“What I've heard at the convention is not the same at all,” Crout said. “A lot of the things I've heard are, ‘Well, it's not getting worse as fast,' and a few are saying, ‘Well, we've bottomed out.' Some say they're seeing some uptick.”
Dinnes, also at the show, said he found the mood mixed among builders.
“Most parts of the country are showing positive signs with respect to new housing starts. Most (homebuilders associations) and (the National Association of Home Builders) are recognizing that the homebuilding downturn has turned the corner and there is cautious optimism by most. Once again Oklahoma as a whole, especially Oklahoma City, remains one of the leaders in the homebuilding recovery around the nation.”
Shoemaker said he heard some consumer research at the show that frames housing's near future.
“Eighty percent of people think it's a good time to buy a home — but a large portion of first-time buyers are not confident that they can afford a home. So, ‘Yes, it's a good time to buy, but I'm not sure I can.' That's something to watch. Looks like buyer education will become a bigger part of the sales process with first-time buyers,” he said.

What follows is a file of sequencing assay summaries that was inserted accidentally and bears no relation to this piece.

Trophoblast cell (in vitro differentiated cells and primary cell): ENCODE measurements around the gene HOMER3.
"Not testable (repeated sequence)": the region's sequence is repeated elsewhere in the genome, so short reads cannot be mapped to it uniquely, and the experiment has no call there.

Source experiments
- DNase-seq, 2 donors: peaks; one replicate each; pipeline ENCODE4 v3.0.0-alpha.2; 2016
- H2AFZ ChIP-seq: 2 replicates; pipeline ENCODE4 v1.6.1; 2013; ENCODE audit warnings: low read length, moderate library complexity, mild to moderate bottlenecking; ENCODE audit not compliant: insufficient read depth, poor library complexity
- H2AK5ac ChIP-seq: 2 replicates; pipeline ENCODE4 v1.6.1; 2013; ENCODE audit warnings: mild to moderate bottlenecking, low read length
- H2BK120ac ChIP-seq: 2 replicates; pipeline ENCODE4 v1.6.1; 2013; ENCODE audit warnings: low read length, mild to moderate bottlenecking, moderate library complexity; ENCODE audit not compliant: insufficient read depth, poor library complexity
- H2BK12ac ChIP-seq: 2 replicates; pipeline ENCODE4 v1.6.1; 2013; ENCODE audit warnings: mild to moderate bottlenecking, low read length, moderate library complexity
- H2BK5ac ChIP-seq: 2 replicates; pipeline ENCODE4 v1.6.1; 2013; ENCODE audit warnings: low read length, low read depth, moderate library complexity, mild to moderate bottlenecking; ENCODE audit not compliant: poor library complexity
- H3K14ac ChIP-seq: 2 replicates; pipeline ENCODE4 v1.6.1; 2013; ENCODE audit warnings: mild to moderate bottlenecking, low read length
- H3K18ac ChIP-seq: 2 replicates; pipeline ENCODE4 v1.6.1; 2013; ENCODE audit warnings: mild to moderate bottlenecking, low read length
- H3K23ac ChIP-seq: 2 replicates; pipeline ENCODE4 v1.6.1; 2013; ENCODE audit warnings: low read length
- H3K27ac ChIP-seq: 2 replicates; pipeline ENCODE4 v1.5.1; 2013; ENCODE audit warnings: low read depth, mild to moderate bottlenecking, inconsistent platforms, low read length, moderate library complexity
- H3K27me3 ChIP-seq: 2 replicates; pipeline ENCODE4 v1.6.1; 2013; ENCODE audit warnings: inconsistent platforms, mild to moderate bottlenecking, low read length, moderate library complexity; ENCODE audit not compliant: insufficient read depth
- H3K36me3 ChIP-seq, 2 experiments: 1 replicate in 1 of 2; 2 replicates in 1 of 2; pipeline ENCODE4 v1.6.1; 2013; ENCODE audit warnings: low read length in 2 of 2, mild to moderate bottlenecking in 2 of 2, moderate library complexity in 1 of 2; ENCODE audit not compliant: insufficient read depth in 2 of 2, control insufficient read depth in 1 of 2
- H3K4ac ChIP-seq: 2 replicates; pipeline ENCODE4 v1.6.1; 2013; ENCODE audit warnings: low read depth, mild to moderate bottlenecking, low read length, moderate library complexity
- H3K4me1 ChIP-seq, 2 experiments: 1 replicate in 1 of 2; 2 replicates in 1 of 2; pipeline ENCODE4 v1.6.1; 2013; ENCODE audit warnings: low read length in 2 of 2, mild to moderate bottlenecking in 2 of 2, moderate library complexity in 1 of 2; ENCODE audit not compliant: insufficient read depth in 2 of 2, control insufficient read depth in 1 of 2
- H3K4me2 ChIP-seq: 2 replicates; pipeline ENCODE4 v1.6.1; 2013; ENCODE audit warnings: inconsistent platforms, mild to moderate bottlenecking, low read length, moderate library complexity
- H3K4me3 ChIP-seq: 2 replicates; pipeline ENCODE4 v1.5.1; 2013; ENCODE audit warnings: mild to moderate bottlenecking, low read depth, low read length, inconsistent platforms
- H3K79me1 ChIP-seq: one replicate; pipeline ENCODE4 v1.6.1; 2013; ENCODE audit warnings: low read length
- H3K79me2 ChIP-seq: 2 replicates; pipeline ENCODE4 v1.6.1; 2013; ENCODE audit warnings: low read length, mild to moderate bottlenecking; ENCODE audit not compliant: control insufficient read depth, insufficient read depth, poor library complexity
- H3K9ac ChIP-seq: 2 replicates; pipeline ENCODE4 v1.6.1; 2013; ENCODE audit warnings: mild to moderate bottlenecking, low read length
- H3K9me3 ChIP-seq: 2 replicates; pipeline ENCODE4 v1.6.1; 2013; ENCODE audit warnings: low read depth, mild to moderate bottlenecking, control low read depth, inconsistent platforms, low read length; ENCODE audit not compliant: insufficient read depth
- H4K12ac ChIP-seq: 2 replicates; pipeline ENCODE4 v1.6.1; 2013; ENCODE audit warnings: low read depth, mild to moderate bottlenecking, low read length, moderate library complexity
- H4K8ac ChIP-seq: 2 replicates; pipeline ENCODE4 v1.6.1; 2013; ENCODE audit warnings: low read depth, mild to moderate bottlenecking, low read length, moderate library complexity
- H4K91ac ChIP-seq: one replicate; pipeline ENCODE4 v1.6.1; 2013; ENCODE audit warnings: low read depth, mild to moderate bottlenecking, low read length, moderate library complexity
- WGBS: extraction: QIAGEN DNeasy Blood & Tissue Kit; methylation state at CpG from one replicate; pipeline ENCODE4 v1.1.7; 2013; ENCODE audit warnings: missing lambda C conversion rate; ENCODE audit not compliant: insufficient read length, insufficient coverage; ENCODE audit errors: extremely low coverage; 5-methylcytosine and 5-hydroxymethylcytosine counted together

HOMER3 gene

Shoemaker said Ideal Homes, one of the biggest builders in the Oklahoma City area, has been trying to woo buyers with details. He pointed to Ideal's Red Canyon Ranch in Norman and Valencia in northwest Oklahoma City, the builder's top-selling neighborhoods, as examples.
“Our biggest change has been the level of customization we are providing buyers. We've revamped our entire product development and design center process to accommodate buyer expectations,” he said. “We've also placed a huge emphasis on our neighborhood development and amenities. People decide where they want to live before they decide what they want to live in. So we're incorporating a lot open space, parks, splash pads and so on.”
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